What is the Child Abuse Registry?
If DCPP has removed your child, DCPP has the burden of proving allegations of abuse or neglect against you. Any parent accused of abuse or neglect has the right to a fact-finding hearing. In my earlier posts, I discussed the decision that parents need to make - whether to stipulate (admit) to the allegations of abuse or neglect, or to whether to proceed to a fact-finding trial. Again, no parent should make that decision without the advice of a lawyer. There are serious consequences that you will face if the court determines that you have abused or neglected your child. Specifically, your name will be placed on the DCPP Child Abuse Registry, which is a list of confirmed perpetrators of child abuse or neglect. In this post I will discuss the Central Registry and the consequences of being on it.
How does your name get on the Child Abuse Registry, and can it be removed?
If you stipulate to an act or omission of abuse or neglect, or the judge makes a finding of fact against you, DCPP will place your name on its child abuse registry. If you have stipulated to an act or omission of abuse or neglect, your name will remain on the registry forever, and you give up any ability to challenge the inclusion of your name on it. You cannot appeal the Judge's finding of fact in court, and you cannot challenge DCPP's internal finding of abuse or neglect in an administrative law court.
If the Judge has entered a finding of fact after trial, you do retain the right to challenge the administrative finding and appeal the Judge's decision. As I discussed in my post on appeals, a successful appeal can lead to removal of your name from the registry only for the allegation that triggered that particular case. That means if you have had a prior substantiation, your name will remain on the registry for the prior acts even if your appeal is successful. However if the earlier substantiation was many years ago or less serious, an appeal may still be worthwhile even in that circumstance.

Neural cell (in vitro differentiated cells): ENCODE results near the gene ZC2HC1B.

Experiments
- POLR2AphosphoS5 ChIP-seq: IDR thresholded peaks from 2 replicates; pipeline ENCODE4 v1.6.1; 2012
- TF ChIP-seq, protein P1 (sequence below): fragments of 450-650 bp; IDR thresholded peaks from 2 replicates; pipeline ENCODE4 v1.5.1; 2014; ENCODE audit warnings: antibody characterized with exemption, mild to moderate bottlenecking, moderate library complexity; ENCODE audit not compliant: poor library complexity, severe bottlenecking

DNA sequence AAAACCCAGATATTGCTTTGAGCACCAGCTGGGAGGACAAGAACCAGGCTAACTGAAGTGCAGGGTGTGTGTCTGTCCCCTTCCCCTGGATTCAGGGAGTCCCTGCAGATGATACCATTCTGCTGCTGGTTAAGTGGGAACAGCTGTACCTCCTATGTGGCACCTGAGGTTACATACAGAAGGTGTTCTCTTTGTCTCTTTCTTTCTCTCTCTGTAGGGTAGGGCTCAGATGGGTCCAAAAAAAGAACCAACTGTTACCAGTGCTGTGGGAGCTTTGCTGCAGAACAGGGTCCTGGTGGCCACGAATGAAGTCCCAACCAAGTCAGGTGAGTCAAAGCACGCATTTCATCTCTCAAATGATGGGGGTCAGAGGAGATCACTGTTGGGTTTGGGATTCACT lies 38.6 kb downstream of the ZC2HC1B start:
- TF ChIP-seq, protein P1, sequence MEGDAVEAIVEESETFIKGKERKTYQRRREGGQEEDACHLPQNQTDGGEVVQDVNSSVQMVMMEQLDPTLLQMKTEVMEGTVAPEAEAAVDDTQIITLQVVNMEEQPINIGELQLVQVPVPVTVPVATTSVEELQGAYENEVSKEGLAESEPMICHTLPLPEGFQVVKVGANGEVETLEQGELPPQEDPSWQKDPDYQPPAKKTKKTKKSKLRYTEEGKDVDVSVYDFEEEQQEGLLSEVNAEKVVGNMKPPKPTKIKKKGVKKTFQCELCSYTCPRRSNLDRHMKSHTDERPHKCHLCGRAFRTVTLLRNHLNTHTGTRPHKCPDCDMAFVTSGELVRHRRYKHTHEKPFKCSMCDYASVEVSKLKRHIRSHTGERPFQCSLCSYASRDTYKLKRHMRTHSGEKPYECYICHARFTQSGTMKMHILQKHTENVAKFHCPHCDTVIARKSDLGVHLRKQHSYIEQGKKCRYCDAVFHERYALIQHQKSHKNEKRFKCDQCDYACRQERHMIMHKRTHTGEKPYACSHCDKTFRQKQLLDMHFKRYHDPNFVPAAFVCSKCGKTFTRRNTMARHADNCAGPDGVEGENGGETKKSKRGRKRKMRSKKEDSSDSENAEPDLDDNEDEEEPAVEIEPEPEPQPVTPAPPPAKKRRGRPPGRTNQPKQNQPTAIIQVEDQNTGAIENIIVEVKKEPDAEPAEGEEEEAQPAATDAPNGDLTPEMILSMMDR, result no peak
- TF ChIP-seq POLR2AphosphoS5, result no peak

Consequences of being on the Child Abuse Registry
Judges are required to notify defendants that:
"Placement of your name on the child abuse registry can negatively affect your opportunities for employment with organizations that provide services to children. Certain individuals or entities must conduct background checks or employment-related screening of an individual who seeks employment. Examples include employment in a day care center, a residential facility, or certain other such settings. Being on the registry may also limit your ability to be a foster parent or even a caregiver to your own grandchildren in the future. Doctors, courts, child welfare agencies and any person or entity mandated by law to consider child abuse or neglect information will be entitled to the information in the child abuse registry."
Can anyone access the information in the Registry?
Because of these serious consequences, it is important to discuss the Child Abuse Registry with a lawyer before considering a stipulation or going to trial. These consequences sound dire because they are. You do not want your name to be on the registry, but you also need to know the information in it is not accessible to the general public. However, the following categories of individuals are subject to Child Abuse Record Information (CARI) checks:
• Court Appointed Special Advocate (CASA) Volunteer (N.J.S.A. 2A:4A-92).
Again, I don't want to diminish the consequences of having your name placed on the registry, but at the same time, being on it can only affect your life in certain ways. You won't be able to adopt, be a foster parent, and you may not be able to get employment in a job involving contact with children. You may lose the ability to care for your own grandchildren in the future. However, the general public cannot access the information on the registry. A substantiation for child abuse or neglect is not a criminal conviction. The information can be checked only if you are in one of the categories specified above, according to the sections of law that are cited above.
Most importantly, do not assume that you cannot get your child back if you have been substantiated by the court at trial, or admitted to an act or omission, of abuse or neglect. You will not automatically lose your parental rights just became your name is on the registry. DCPP cannot terminate your parental rights if you do not consent, and if the court approves TPR as a plan, you have the right to a trial if you do not want to surrender your rights. As I explained earlier, DCPP has to work with you and offer you services to attempt to reunify your child with you.